Inter-Research > MEPS > v315 > p249-257  
Marine Ecology Progress Series

via Mailchimp

MEPS 315:249-257 (2006)  -  doi:10.3354/meps315249

Diet and metazoan parasites of silver scabbard fish Lepidopus caudatus from the Great Meteor Seamount (North Atlantic)

Sven Klimpel1,*, Sonja Rückert1,2, Uwe Piatkowski3, Harry W. Palm1,4, Reinhold Hanel3

1Heinrich-Heine-University Düsseldorf, Institute of Zoomorphology, Cell Biology and Parasitology, Universitätsstraße 1, 40225 Düsseldorf, Germany
2Center for Tropical Marine Ecology, Fahrenheitstraße 6, 28359 Bremen, Germany
3Leibniz Institute of Marine Sciences, Research Division of Marine Ecology, Düsternbrooker Weg 20, 24105 Kiel, Germany
4Faculty of Fisheries and Marine Science, Bogor Agricultural University, Campus IPB Darmaga, Bogor 16680, Indonesia

ABSTRACT: Silver scabbard fish Lepidopus caudatus (Euphrasen, 1788) (Trichiuridae) from the Great Meteor Seamount (GMS) in the central eastern Atlantic were studied for diet composition and metazoan parasites. A total of 36 specimens with lengths between 39.1 and 52.2 cm were sampled, which had taken 14 different prey items belonging to 4 major taxonomic groups (Chaetognatha, Crustacea, Mollusca and Teleostei). The most abundant prey organisms were Myctophidae and Euphausiacea, followed by Copepoda (Calanoida), Decapoda, Chaetognatha and Cephalopoda. Fishes were also the dominant prey in terms of biomass. Cannibalism was observed in 7 specimens of subadult L. caudatus. A total of 11 parasite species were identified in/on L. caudatus. We established 9 new host and 8 new locality records. Infestation rates were congruent with diet composition, indicating that parasites were ingested via mesopelagic prey organisms serving as intermediate hosts. The rich parasite fauna in L. caudatus reflects a high diversity of mesopelagic species at the GMS, providing niches for parasites and their intermediate hosts. While several species such as Paradiplectanotrema lepidopi (Monogenea) and Nybelinia lingualis (Cestoda) are typical parasites of L. caudatus, other species such as Sphyriocephalus tergestinus (Cestoda), Anisakis simplex (Nematoda) and Bolbosoma vasculosum (Acanthocephala) seem to be transferred by hosts migrating into the area, indicating an important role of the GMS in the transoceanic distribution patterns of such parasites.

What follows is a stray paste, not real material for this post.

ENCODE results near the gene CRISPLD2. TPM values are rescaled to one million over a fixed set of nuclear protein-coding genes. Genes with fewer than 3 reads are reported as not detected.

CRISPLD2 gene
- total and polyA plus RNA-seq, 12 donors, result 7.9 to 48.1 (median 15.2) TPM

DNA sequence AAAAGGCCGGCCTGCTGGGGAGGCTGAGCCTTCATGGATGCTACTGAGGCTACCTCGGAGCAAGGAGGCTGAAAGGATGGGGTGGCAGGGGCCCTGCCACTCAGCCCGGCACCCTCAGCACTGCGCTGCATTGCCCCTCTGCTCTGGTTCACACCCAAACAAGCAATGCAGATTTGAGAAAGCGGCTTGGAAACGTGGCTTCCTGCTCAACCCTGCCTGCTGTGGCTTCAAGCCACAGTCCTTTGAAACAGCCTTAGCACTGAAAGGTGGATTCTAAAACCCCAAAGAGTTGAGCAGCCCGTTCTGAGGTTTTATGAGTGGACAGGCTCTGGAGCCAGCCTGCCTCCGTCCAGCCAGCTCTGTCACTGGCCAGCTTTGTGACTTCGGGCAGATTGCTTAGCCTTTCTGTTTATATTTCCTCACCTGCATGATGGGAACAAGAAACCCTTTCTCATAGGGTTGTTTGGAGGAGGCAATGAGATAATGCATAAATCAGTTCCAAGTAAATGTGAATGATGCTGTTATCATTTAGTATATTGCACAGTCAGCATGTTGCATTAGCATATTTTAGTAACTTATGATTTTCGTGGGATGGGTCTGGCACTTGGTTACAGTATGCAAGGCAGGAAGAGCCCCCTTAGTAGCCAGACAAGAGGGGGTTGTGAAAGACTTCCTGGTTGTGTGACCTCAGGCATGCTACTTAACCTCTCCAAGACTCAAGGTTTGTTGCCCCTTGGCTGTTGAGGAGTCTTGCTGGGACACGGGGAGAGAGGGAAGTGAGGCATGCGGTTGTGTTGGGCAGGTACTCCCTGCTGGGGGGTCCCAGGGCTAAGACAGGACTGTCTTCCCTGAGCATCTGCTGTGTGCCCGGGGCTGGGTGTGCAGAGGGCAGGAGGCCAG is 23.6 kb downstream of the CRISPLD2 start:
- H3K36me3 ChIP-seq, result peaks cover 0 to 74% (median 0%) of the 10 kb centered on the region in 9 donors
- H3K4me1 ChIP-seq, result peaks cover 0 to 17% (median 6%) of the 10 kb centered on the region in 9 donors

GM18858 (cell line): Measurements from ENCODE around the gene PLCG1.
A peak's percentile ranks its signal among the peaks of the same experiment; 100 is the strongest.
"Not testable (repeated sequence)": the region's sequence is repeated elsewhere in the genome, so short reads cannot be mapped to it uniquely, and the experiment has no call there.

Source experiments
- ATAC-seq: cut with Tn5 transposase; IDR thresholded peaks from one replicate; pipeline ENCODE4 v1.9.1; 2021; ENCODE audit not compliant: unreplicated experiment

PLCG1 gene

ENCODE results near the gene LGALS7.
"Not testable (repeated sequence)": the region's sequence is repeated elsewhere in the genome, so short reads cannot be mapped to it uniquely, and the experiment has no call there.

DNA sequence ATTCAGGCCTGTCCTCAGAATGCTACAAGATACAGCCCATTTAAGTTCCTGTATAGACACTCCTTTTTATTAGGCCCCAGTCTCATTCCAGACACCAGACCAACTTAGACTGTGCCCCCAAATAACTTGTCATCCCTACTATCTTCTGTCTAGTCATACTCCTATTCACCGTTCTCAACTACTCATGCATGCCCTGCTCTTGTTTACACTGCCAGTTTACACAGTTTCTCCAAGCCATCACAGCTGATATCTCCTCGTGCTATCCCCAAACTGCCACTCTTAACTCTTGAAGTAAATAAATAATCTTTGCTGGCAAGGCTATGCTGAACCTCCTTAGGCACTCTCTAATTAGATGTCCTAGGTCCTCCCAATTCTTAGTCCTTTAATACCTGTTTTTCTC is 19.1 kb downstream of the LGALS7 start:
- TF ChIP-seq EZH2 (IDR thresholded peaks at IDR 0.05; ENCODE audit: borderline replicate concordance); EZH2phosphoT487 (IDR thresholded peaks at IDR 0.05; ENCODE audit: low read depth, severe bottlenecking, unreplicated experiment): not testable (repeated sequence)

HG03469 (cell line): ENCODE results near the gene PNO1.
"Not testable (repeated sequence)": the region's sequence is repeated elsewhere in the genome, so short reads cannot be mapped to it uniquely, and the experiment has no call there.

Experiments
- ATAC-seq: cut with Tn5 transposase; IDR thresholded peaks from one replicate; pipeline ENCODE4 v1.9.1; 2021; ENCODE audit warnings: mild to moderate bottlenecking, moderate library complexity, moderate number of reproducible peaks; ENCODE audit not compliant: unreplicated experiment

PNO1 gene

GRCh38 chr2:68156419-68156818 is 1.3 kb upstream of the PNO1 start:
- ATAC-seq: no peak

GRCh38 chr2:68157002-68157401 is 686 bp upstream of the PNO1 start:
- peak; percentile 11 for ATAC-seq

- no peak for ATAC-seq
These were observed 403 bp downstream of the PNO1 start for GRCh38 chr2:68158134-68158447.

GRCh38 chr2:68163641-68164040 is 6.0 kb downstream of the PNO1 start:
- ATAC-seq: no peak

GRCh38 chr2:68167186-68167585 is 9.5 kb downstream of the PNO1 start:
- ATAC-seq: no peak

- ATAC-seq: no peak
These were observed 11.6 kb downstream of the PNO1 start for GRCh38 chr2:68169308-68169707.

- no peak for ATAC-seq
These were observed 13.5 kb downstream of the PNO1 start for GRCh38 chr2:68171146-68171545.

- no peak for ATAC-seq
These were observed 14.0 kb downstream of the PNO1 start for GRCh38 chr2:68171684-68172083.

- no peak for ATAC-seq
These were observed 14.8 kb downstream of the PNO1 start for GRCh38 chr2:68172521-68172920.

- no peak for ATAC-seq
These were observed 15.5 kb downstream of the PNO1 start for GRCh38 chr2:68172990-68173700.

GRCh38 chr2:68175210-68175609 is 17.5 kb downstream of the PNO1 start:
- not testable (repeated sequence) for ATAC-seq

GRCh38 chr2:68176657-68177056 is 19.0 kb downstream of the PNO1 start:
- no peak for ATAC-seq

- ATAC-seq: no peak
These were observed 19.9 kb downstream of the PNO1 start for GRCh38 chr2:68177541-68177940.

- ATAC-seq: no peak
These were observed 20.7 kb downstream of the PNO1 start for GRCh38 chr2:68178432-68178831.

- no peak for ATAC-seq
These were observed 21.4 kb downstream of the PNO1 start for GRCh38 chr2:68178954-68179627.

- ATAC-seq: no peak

KEY WORDS: Lepidopus caudatus · Metazoan parasites · Diet composition · Biotic relationships · Diversity · Zoogeography · Seamount

Full text in pdf format
 Previous article Next article